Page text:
The problem is that almost everything worth talking about – certainly anything related to sex and sexuality – is probably nuanced. Scare tactics are black and white. So too much of the conversation is left out, and the wrong impression can be easily taken away.
The most recent version of this conversation is about a viral video created by Leicester Teenage Pregnancy and Parenthood Partnership. YouTube keeps taking the video down and it keeps getting put back up again, so here’s one version of it that’s currently available. If it goes down again, you can go to the hey-babe website, click on the iPhone icon on the bottom of the screen, and watch the Hey Babe – Be Aware, Be Educated video. And if you’re reading this via e-mail, come on over to my website and actually watch the video!
Now, a couple of things about this video.
First, the birth scene is totally stupid. Anyone who has ever seen or participated in a birth knows that it takes a long time – it’s not something that suddenly happens on a field with a crowd of screaming people around, because most the screaming people would eventually get bored and wonder off and the rest would chill out.
Second, if the birth process is so horrible that young people are scared into using condoms, their beliefs about birth will be so mutated that if they ever decide they do want to give birth, they might be scared away from doing in naturally (i.e., in the way that is most healthful for both mother and baby).
Third, I’ve shown a lot of young people real birth videos. Generally they’re pretty amazed by these real births that show loving, gentle births. Generally they feel pretty firmly afterward that a birth is not something they want to experience any time soon – even if they acknowledge they might eventually want to.
I think it is highly telling that YouTube took this video down. There are lots of real birth videos up on YouTube that are far more graphic than this one, but far less sensationalistic. Here’s one example of a real, powerful birth video I often show in classes (it’s particularly cool because it shows the placenta being born towards the end):
Far more graphic, far less sensationalistic, and YouTube keeps it up. Now, while I may or may not agree with YouTube on any given topic, I am solidly in their court on this one. Sensationalistic education has got to go.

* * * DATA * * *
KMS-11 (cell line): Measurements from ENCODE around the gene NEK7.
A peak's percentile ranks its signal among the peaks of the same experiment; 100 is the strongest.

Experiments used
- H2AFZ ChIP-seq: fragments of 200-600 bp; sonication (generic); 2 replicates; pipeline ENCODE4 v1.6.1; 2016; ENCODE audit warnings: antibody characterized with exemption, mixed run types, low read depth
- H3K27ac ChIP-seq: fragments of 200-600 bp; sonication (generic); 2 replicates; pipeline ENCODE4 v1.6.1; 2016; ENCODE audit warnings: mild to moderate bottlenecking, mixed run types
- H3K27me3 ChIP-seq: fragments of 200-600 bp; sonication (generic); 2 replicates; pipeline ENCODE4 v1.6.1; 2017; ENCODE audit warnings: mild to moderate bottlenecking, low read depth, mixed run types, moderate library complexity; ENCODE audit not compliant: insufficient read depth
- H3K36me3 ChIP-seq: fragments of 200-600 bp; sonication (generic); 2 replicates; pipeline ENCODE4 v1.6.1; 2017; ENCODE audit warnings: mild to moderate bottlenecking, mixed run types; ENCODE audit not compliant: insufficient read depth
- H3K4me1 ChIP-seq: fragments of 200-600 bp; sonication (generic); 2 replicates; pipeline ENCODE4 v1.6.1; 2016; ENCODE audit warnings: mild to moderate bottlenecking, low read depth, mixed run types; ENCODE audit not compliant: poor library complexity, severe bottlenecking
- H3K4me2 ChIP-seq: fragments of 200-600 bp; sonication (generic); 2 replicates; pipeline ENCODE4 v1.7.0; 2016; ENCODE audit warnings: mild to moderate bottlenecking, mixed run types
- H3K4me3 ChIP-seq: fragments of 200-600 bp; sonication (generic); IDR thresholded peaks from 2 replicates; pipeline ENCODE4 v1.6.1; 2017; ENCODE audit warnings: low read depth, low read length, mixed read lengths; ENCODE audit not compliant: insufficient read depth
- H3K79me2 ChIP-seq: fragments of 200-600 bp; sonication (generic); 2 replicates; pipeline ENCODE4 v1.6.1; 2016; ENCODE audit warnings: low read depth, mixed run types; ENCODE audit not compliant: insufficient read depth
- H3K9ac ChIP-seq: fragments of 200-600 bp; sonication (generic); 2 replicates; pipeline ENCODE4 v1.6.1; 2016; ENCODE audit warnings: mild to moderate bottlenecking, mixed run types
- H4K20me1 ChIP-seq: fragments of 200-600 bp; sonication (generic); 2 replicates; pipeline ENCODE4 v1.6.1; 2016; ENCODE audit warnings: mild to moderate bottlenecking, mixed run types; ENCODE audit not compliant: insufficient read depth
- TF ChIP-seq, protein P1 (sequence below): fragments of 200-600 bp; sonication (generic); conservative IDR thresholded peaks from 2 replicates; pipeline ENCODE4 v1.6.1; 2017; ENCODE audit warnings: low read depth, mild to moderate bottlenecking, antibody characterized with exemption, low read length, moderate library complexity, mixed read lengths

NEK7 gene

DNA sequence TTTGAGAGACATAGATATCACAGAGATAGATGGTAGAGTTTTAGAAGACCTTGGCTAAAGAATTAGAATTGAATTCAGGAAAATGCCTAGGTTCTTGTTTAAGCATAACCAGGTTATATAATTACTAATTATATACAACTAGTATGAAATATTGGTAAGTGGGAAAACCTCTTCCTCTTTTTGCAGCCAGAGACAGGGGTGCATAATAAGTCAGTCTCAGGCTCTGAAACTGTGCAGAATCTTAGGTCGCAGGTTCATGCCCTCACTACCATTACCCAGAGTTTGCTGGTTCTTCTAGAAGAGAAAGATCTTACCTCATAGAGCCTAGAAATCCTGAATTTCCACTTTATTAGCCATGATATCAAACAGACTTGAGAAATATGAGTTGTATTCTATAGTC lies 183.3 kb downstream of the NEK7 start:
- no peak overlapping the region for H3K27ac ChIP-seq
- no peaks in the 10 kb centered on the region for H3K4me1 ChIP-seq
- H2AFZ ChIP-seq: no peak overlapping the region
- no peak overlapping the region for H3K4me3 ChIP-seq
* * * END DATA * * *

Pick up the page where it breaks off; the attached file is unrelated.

I remember in drug education in Middle School my class being told that if we took drugs, we would become addicted and die. Apparently the teacher was under the very incorrect assumption that no one in the class had ever done drugs – or did not know anyone who had done drugs – because otherwise I hope he would have chosen his words more carefully. We knew that smoking marijuana a couple of times, for example, did not a drug addict make. The teacher did not bring nuance into his education – so since we knew some of his information to be plain wrong, we collectively ignored everything he had to say.
The same tendency towards absolutes and scare tactics can be true in sexuality education. When young people hear that unprotected sex leads directly to pregnancy and STDs, they proceed to ignoring everything else the sex educator has to say because that sentence lacks nuance. Rather, unprotected sex CAN always lead to pregnancy and STDs, but it does not always. But every time you have unprotected sex might be the time that it does. And are you willing to take that risk right now?
Birth can be an amazing and powerful experience. It can also be a degrading and powerless experience. Suggesting that for teen mothers birth is the second is short-sited and disrespectful. I am disappointed that a group of my colleages thought this approach was a good idea.